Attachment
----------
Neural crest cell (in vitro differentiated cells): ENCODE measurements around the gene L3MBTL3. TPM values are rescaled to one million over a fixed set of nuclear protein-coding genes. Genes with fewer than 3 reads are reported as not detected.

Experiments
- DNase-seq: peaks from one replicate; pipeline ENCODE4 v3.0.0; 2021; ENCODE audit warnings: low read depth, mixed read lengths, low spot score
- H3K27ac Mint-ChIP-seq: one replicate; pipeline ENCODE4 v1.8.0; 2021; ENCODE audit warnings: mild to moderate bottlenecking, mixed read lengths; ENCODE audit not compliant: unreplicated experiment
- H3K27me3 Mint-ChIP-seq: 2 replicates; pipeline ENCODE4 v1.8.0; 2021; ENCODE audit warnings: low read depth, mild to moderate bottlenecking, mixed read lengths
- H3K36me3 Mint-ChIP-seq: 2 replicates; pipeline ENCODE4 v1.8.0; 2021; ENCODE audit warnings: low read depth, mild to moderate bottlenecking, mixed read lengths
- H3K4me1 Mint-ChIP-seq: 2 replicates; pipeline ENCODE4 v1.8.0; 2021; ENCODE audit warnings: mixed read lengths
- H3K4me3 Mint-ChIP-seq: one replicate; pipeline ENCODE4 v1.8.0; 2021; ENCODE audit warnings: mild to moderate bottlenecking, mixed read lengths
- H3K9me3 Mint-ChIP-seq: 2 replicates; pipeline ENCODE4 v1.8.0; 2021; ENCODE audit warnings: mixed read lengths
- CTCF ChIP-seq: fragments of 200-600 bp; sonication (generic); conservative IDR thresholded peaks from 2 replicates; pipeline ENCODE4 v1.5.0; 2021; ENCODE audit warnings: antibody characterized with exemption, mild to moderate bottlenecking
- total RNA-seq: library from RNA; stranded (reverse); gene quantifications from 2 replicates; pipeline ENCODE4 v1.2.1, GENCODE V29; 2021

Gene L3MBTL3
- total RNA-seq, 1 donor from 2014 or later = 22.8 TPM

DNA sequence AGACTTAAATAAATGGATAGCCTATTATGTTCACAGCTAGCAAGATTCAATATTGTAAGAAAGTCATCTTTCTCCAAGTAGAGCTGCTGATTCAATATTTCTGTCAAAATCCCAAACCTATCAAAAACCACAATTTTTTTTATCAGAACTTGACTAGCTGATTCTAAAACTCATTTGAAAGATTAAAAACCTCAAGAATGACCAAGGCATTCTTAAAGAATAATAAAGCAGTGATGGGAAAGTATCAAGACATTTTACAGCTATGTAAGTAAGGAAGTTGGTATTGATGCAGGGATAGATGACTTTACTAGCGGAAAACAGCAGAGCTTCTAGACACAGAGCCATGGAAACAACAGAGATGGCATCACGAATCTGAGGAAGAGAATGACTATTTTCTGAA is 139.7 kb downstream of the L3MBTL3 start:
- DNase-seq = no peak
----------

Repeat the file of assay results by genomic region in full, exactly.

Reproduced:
Neural crest cell (in vitro differentiated cells): ENCODE measurements around the gene L3MBTL3. TPM values are rescaled to one million over a fixed set of nuclear protein-coding genes. Genes with fewer than 3 reads are reported as not detected.

Experiments
- DNase-seq: peaks from one replicate; pipeline ENCODE4 v3.0.0; 2021; ENCODE audit warnings: low read depth, mixed read lengths, low spot score
- H3K27ac Mint-ChIP-seq: one replicate; pipeline ENCODE4 v1.8.0; 2021; ENCODE audit warnings: mild to moderate bottlenecking, mixed read lengths; ENCODE audit not compliant: unreplicated experiment
- H3K27me3 Mint-ChIP-seq: 2 replicates; pipeline ENCODE4 v1.8.0; 2021; ENCODE audit warnings: low read depth, mild to moderate bottlenecking, mixed read lengths
- H3K36me3 Mint-ChIP-seq: 2 replicates; pipeline ENCODE4 v1.8.0; 2021; ENCODE audit warnings: low read depth, mild to moderate bottlenecking, mixed read lengths
- H3K4me1 Mint-ChIP-seq: 2 replicates; pipeline ENCODE4 v1.8.0; 2021; ENCODE audit warnings: mixed read lengths
- H3K4me3 Mint-ChIP-seq: one replicate; pipeline ENCODE4 v1.8.0; 2021; ENCODE audit warnings: mild to moderate bottlenecking, mixed read lengths
- H3K9me3 Mint-ChIP-seq: 2 replicates; pipeline ENCODE4 v1.8.0; 2021; ENCODE audit warnings: mixed read lengths
- CTCF ChIP-seq: fragments of 200-600 bp; sonication (generic); conservative IDR thresholded peaks from 2 replicates; pipeline ENCODE4 v1.5.0; 2021; ENCODE audit warnings: antibody characterized with exemption, mild to moderate bottlenecking
- total RNA-seq: library from RNA; stranded (reverse); gene quantifications from 2 replicates; pipeline ENCODE4 v1.2.1, GENCODE V29; 2021

Gene L3MBTL3
- total RNA-seq, 1 donor from 2014 or later = 22.8 TPM

DNA sequence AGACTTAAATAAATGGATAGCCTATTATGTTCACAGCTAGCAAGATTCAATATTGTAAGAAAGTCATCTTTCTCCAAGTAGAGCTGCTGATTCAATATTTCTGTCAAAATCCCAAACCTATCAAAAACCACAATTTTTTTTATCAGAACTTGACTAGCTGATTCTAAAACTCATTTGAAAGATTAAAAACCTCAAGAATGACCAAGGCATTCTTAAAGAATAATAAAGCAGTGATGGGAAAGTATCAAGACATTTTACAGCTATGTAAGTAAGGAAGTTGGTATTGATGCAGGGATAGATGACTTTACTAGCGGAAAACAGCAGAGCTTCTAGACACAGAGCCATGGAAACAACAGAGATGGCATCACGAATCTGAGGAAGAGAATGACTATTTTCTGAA is 139.7 kb downstream of the L3MBTL3 start:
- DNase-seq = no peak